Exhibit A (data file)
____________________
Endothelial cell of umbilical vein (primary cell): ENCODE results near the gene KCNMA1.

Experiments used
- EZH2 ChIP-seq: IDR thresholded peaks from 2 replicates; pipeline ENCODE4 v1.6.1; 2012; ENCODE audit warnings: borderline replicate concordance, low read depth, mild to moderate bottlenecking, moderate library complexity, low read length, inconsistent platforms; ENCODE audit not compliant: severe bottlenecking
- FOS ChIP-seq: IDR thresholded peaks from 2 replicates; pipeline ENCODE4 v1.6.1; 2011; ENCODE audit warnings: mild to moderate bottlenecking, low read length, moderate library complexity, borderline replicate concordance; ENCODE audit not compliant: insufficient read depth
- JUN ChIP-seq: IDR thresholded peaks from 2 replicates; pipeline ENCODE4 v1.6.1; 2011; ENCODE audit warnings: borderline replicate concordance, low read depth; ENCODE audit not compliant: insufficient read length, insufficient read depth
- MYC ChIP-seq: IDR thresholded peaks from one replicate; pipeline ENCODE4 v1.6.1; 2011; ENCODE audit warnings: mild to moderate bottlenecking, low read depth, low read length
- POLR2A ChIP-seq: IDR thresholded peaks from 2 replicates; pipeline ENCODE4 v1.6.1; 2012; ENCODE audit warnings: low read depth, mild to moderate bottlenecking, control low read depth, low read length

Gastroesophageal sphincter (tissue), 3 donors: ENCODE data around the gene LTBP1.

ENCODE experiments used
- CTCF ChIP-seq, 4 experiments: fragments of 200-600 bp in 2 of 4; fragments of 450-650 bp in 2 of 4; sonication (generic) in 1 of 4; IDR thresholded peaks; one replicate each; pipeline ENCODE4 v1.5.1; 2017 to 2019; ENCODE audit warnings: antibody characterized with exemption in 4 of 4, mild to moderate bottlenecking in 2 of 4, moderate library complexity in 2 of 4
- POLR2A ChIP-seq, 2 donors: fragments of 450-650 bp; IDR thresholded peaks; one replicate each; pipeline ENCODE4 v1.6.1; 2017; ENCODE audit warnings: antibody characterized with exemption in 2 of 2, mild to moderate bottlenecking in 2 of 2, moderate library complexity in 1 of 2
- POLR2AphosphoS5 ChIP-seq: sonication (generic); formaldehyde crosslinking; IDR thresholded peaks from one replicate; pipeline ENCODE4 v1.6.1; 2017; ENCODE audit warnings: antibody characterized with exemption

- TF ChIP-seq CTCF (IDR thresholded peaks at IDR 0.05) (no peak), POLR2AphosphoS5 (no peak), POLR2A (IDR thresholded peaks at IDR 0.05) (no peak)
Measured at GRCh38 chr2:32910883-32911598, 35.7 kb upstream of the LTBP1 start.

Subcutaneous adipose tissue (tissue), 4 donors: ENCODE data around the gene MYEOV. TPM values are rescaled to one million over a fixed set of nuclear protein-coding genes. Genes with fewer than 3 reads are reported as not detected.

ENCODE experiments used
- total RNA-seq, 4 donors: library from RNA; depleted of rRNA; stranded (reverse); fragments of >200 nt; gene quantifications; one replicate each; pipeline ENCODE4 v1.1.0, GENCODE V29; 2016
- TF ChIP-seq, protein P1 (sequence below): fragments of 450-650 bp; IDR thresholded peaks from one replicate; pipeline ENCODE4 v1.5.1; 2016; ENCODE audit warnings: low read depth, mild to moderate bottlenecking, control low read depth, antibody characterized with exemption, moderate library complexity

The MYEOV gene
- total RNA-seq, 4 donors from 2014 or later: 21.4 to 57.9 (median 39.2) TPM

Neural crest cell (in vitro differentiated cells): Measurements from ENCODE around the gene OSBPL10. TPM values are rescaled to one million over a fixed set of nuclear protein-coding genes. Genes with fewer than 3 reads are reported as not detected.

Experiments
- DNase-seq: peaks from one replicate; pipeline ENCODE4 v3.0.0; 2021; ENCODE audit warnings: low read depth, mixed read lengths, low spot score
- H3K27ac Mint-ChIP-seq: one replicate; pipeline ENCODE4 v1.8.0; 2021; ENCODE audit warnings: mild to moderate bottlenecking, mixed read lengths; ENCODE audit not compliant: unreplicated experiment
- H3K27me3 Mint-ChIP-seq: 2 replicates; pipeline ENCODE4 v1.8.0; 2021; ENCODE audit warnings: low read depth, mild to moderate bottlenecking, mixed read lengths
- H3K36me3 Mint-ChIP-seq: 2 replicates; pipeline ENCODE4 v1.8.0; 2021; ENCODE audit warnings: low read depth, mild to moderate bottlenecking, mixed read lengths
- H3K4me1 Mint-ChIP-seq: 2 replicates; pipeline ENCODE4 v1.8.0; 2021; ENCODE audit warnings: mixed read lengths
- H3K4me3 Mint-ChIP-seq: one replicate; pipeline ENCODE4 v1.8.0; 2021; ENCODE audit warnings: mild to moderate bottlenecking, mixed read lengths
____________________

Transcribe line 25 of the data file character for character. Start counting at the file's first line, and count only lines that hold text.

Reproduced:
- H3K27me3 Mint-ChIP-seq: 2 replicates; pipeline ENCODE4 v1.8.0; 2021; ENCODE audit warnings: low read depth, mild to moderate bottlenecking, mixed read lengths